The existence of tin (>1 wt%), occasionally as high as ca. 20 wt%, on the so-called prestigious and symbolic corpora of metal grave goods, has fueled debates on the sources of tin [41, 42, with references]. Since the 1980s, this venue of debate–known as the ‘tin problem’ in the literature–has questioned whether tin was available in Anatolia. Today, the presence of Anatolian tin is unquestionable. Cassiterite, the tin oxide mineral (SnO2), is available in Kestel (Niğde) and Hisarcık (Kayseri) as minor occurrences. These should have been available to ancient miners for a long time [4245]. While Kestel’s tin was exploited and used during the 3rd millennium BC in its associated mining settlement of Göltepe [42, 43], archaeological evidence is pending for the systematic exploitation and use of Hisarcık’s tin.

The ostentatious metal corpora of the region have also prompted discussions on the identity of the craftspeople who were skillfully manufacturing such unique pieces. Local and regional schools for metalwork have been suggested for this preliterate period of Anatolia [46, 47]. Certain zones with rich polymetallic sources were proposed as suitable for extensive metal production [24]. Hattians, the local population of the Halys Basin during the second half of the 3rd millennium BC, have been suggested as skillful artisans of metalwork. Any discussions of the context of metal production or specialization will be inadequate, due to the archaeological context of these final products as grave goods [48: p. 154–155; 49]. Thus, this study does not propose any ideas in the context of metal production and specialization.

The systematic archaeological and archaeometric research conducted at Resuloğlu is unique in the sense of non-selective sampling. The first aim is to understand the metals used, alloy compositions, and the likely provenance of metals. Secondly, the investigation targets to detect any possible variations between the metal choices for the cemetery and the settlement. The third objective is to trace metal flow through trading networks. The ultimate goal of this study is to illuminate the life stories of metals in their socio-economic context.

Almost two decades of excavations at Resuloğlu have yielded approximately 400 metal objects and fragments. While beads constitute the majority of the assemblage, their fragile nature prevented conducting analytical research on many of them. 18 different artifact groups consisting of 152 pins, 40 beads, 21 earrings, 16 cups, 15 rings, 15 bracelets, 14 torques, 8 axes, 6 daggers, 5 needles, 5 anklets, 3 drills, 2 pendants, a seal, a mace head, a knife, a hair ring, and a chisel were analyzed in this study (Fig 6). The detailed information on the samples is listed in Table 2. All necessary permits were obtained for the described study, which complied with all relevant regulations from the Turkish Ministry of Culture and Tourism and the Çorum Museum.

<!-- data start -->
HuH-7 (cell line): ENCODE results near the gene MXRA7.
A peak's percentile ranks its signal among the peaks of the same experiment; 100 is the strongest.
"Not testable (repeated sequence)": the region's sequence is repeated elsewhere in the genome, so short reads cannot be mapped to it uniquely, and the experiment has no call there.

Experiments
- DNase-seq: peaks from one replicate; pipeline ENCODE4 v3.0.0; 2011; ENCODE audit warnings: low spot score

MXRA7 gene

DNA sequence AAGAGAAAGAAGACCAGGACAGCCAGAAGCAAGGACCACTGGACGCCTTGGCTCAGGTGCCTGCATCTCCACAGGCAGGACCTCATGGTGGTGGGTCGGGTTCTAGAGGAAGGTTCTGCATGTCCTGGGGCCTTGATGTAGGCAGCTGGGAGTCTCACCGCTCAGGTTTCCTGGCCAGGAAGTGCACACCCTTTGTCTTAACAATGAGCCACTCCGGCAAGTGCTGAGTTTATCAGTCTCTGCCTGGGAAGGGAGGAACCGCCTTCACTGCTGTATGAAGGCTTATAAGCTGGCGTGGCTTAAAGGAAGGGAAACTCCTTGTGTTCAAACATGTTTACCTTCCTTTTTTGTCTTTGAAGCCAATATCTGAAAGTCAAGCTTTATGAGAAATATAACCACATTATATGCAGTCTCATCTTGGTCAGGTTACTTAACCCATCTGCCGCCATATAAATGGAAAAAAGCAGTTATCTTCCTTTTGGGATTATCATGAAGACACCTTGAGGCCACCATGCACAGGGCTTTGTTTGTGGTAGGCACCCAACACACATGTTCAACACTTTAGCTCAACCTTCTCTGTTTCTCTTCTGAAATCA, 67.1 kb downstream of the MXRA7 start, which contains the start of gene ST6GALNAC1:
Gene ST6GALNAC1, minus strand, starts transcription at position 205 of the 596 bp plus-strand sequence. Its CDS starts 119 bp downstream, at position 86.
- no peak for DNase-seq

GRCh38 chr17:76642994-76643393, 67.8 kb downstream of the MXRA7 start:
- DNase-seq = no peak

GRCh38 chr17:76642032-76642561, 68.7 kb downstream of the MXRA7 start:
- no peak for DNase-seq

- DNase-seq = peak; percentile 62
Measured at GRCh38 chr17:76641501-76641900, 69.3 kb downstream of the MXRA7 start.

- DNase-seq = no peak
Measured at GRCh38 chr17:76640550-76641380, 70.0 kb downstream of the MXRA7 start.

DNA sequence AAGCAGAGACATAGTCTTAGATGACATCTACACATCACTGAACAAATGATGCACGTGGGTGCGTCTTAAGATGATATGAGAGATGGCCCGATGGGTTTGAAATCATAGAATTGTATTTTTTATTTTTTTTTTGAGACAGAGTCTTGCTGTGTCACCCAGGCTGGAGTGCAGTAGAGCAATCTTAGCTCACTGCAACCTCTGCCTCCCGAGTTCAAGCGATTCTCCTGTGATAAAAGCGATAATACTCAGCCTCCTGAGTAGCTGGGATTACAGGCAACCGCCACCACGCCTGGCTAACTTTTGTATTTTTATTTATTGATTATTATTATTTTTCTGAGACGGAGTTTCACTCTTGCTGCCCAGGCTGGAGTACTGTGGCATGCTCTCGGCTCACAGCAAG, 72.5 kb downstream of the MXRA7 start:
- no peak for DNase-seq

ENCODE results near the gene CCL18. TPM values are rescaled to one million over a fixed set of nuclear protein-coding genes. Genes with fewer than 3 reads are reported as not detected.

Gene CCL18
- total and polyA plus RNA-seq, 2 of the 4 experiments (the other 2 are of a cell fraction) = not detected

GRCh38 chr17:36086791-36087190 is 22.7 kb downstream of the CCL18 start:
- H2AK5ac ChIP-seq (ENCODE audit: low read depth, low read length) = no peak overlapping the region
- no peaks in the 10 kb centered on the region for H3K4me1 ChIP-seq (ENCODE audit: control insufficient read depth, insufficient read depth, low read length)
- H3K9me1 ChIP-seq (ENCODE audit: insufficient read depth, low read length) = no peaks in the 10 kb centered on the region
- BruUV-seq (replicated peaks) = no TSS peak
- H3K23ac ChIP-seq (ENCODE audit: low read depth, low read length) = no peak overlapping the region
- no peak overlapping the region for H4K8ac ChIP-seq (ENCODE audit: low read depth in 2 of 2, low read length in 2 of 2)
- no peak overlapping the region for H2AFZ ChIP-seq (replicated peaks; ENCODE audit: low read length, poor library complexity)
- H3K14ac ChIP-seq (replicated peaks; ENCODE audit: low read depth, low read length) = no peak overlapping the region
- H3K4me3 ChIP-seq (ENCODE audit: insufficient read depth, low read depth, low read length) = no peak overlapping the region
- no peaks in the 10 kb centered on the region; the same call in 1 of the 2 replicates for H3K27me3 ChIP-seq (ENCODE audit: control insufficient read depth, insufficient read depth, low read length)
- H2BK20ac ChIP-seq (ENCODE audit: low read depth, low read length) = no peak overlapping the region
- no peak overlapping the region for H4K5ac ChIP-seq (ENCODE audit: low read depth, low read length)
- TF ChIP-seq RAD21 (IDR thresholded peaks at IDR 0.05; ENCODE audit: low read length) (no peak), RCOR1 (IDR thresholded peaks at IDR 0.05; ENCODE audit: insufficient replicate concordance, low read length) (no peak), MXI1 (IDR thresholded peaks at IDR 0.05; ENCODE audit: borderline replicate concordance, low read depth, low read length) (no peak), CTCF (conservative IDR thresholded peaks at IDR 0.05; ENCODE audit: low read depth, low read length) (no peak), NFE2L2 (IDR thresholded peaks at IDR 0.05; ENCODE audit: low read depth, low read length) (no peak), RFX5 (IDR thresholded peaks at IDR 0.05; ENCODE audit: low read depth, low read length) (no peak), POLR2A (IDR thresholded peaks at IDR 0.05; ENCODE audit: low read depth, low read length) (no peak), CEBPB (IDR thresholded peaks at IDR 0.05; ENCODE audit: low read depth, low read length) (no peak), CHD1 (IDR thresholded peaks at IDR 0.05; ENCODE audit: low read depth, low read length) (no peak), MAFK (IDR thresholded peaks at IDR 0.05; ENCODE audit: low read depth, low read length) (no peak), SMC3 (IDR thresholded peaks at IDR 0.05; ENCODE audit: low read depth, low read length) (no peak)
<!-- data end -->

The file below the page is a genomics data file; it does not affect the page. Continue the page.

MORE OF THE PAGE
Fig 6. Distribution of artifacts according to typologies.

Table 2. The inventory numbers (excavation and/or museum numbers), object types, analysis point(s), typologies (where applicable), weighs, and alloy types of the Resuloğlu metal artifacts.

(nd: not determined or inventory number not assigned; nm: weight not measured).

Analytical methodology

pXRF analysis

Over the last decade, the use of pXRF has become increasingly common in the field of archaeology for the study of various types of artifacts and materials, as this analysis is effective in terms of both time and cost. This method is beneficial for museum-housed objects in countries like Turkey where permits are restricted and controlled, and tight regulations exist regarding the movement of artifacts. The analyses of the Resuloğlu artifacts were conducted between 2016 and 2018 in the Çorum Museum. The rules and regulations of the Turkish Ministry of Culture and Tourism were followed precisely during museum studies. This included but was not limited to a restriction on sampling from complete pieces or conducting surface cleaning on certain objects, especially on precious metals like gold.